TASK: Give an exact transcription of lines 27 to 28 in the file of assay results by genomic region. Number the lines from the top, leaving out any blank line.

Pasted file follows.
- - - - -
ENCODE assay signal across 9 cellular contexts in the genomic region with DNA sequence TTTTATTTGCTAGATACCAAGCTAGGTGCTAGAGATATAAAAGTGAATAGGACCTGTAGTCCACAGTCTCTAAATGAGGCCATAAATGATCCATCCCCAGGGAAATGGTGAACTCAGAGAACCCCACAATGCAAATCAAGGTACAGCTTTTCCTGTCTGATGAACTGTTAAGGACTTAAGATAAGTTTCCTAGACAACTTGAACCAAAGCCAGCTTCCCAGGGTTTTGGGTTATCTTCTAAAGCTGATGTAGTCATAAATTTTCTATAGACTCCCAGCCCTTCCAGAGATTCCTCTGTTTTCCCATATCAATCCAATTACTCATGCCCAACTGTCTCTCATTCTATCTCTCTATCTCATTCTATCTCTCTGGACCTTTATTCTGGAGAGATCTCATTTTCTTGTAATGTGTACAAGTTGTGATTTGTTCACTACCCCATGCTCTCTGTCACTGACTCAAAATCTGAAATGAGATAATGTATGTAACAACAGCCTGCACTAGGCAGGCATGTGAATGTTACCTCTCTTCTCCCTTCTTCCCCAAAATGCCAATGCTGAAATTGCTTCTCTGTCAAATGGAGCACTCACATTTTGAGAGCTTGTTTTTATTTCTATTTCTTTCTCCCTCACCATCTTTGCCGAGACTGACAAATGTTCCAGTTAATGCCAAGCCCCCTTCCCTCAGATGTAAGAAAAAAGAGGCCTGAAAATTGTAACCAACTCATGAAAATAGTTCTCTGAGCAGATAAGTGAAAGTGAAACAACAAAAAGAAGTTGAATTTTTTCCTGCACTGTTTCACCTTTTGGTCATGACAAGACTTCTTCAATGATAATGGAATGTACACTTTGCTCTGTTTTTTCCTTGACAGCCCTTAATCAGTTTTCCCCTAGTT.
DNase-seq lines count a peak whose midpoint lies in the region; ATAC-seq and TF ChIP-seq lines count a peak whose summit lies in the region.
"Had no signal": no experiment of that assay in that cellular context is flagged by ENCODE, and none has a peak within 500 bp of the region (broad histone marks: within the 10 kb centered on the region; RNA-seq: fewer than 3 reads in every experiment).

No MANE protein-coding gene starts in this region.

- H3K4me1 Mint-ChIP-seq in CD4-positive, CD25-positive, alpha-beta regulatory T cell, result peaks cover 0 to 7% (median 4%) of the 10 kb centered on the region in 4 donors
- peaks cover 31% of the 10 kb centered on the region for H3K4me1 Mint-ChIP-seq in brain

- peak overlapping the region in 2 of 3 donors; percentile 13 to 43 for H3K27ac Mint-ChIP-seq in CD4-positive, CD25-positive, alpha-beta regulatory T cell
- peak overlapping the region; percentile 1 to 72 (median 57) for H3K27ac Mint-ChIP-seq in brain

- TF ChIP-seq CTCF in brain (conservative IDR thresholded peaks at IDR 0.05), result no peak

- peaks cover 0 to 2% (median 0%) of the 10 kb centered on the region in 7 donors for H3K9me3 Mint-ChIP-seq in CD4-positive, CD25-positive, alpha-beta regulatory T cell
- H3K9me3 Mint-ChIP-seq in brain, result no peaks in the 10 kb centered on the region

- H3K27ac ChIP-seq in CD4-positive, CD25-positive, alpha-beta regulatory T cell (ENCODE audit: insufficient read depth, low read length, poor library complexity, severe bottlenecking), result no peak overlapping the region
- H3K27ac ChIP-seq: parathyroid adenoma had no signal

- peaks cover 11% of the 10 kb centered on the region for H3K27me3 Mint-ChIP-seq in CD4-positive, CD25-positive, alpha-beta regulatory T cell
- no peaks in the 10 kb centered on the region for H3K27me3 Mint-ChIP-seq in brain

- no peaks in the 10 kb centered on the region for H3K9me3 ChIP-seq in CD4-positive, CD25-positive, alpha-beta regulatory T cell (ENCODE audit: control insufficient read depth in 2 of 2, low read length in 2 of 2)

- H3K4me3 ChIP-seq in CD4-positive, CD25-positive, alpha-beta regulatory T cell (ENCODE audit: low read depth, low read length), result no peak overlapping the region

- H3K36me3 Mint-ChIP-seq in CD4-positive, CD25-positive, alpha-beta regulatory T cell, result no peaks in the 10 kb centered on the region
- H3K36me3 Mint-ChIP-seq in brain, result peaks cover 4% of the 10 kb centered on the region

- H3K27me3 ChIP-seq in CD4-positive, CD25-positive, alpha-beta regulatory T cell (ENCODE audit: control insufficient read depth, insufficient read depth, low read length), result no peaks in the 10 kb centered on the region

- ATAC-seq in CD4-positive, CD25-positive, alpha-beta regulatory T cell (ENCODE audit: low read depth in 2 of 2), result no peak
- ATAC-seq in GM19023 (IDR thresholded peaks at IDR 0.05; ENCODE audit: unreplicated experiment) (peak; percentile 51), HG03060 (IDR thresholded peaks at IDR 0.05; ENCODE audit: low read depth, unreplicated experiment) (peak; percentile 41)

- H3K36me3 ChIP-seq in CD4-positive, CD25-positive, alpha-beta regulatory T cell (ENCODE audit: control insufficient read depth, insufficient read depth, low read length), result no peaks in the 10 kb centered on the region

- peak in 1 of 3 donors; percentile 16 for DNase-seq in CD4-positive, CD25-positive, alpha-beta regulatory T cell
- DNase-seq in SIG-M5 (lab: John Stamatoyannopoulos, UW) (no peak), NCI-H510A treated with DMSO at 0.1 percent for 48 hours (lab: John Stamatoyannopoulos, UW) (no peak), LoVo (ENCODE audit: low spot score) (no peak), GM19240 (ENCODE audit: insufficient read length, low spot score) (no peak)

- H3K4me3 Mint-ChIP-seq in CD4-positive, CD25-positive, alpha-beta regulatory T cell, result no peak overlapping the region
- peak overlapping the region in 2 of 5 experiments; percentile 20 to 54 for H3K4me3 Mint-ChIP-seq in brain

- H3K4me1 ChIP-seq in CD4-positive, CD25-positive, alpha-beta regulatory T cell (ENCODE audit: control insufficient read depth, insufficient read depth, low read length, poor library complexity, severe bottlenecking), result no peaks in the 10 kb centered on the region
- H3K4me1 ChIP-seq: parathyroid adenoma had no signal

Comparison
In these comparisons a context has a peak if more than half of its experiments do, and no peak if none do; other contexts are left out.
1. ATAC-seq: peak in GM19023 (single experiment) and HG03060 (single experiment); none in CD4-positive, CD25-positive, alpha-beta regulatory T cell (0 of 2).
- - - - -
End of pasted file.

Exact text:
- peak overlapping the region in 2 of 5 experiments; percentile 20 to 54 for H3K4me3 Mint-ChIP-seq in brain

- H3K4me1 ChIP-seq in CD4-positive, CD25-positive, alpha-beta regulatory T cell (ENCODE audit: control insufficient read depth, insufficient read depth, low read length, poor library complexity, severe bottlenecking), result no peaks in the 10 kb centered on the region